Posted on September 22, 2011

We've been asked to 'rescue' time lapse cameras provided by others - that have been mounted unsafely, or just don't work - a few times now. So I thought it would be a good time to share some experiences we've had in this field.
Firstly, this week we recconoitered a site in the UK, and while there we saw a time lapse camera covering another angle on the same site. Here's a picture:
So, other than the fact that they're using sandbags to weigh the camera down, there seem to be multiple dangling cables with no sort of restraint, a couple of random flagstones, and of course a big plastic box. Our cameras are self-contained, and mounted safely, on professional bracketry with no trailing wires.

Carrying on the sandbag theme, here's a system that we rescued in London a little while back:
This one proved that if you make your camera mount out of a huge wooden sled, and place it on a smooth roof with a downward angle and no parapet, guess what? When the rain comes, it will slide off. In this case, it had fallen on to a public area, and it was pure luck that no-one was underneath at the time. We made it safe.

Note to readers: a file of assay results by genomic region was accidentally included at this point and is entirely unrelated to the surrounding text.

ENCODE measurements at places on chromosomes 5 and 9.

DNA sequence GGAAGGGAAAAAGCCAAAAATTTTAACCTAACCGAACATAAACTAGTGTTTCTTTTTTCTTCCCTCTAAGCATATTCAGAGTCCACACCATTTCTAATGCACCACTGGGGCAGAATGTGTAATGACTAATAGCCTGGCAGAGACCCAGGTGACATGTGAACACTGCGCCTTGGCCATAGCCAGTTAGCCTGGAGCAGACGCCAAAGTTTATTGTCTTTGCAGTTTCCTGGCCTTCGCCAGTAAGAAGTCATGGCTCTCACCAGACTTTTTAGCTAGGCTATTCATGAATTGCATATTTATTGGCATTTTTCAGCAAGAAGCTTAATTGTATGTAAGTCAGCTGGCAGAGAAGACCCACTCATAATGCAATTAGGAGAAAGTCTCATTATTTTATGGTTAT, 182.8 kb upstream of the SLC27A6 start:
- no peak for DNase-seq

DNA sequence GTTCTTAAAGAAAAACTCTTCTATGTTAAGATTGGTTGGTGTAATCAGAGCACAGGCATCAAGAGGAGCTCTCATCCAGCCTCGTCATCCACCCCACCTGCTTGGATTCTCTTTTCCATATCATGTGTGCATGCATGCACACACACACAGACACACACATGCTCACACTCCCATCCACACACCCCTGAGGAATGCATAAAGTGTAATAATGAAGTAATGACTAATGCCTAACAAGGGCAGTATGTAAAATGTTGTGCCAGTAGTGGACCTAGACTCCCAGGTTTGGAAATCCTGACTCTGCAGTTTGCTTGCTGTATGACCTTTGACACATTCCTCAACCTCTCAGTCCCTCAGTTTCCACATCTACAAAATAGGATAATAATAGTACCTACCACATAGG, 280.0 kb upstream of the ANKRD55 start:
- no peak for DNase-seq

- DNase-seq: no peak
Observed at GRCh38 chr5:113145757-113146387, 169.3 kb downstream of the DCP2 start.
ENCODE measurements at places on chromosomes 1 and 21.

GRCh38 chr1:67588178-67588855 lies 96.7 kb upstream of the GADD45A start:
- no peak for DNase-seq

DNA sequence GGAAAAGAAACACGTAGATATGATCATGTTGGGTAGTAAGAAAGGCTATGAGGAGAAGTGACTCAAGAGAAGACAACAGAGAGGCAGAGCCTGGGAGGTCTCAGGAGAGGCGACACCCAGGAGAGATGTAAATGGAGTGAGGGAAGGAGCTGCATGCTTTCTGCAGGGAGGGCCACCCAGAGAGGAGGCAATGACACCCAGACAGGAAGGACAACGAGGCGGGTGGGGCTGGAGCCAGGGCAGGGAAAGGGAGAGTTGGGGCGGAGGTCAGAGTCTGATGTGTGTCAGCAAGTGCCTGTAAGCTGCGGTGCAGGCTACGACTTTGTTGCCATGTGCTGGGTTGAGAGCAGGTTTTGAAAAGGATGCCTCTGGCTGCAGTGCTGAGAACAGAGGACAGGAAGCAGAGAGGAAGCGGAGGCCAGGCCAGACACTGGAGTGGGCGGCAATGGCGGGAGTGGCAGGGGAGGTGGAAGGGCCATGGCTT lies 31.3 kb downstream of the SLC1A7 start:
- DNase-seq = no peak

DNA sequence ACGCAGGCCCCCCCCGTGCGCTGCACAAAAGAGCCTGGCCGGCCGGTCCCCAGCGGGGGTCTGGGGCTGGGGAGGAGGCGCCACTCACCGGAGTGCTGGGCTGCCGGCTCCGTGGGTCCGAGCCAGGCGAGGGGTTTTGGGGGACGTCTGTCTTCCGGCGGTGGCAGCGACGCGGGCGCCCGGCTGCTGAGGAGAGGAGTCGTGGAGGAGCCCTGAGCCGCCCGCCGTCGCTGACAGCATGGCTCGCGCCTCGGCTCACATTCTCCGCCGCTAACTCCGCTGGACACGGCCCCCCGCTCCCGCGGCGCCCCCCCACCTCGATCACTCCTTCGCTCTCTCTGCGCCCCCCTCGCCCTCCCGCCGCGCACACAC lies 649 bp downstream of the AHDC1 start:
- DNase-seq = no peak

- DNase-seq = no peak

But - where are the sandbags, I hear you ask? Well, they're so small, you need a close-up: That's approximately 6kg of mini-sand bags, suitable for ballasting a doll's house in a quiet room.

A couple of things about that camera. Wiring, not very safe:

Also, if you can see the sky through holes in the casing, it's probably not really weatherproof:

The second camera we found on this site (not working, horizon off-balance and out of focus) was mounted on a tripod:

Really. We love tripods. But they're only any good if they have an operator behind them. Otherwise they don't tend to keep very still if it gets windy...

Moving on, here's a scaffolding tower, built by a well-meaning but inexperienced subcontractor for one of our clients.

We weren't ready to risk using this - so we consulted with a UK scaffolding engineer, and provided a comprehensive report of the safety issues. A new tower was built, and certified to EU safety standards.

Finally, here's a ladder we found on a site - again, not in the UK:

There's a serious point to be made here. We love doing our job, and we love the films that we make for clients. But no shot is ever worth risking our safety, or the safety of others for. We follow rigorous UK work-at-height regulations, wherever in the world we're working. Three of our engineers are first-aiders. All engineers have IPAF licenses for operating cherrypickers and scissor lifts, and CSCS site safety cards. We devise - and follow, meticulously - comprehensive risk assessments and method statements for every single job that we do, and we're learning all the time.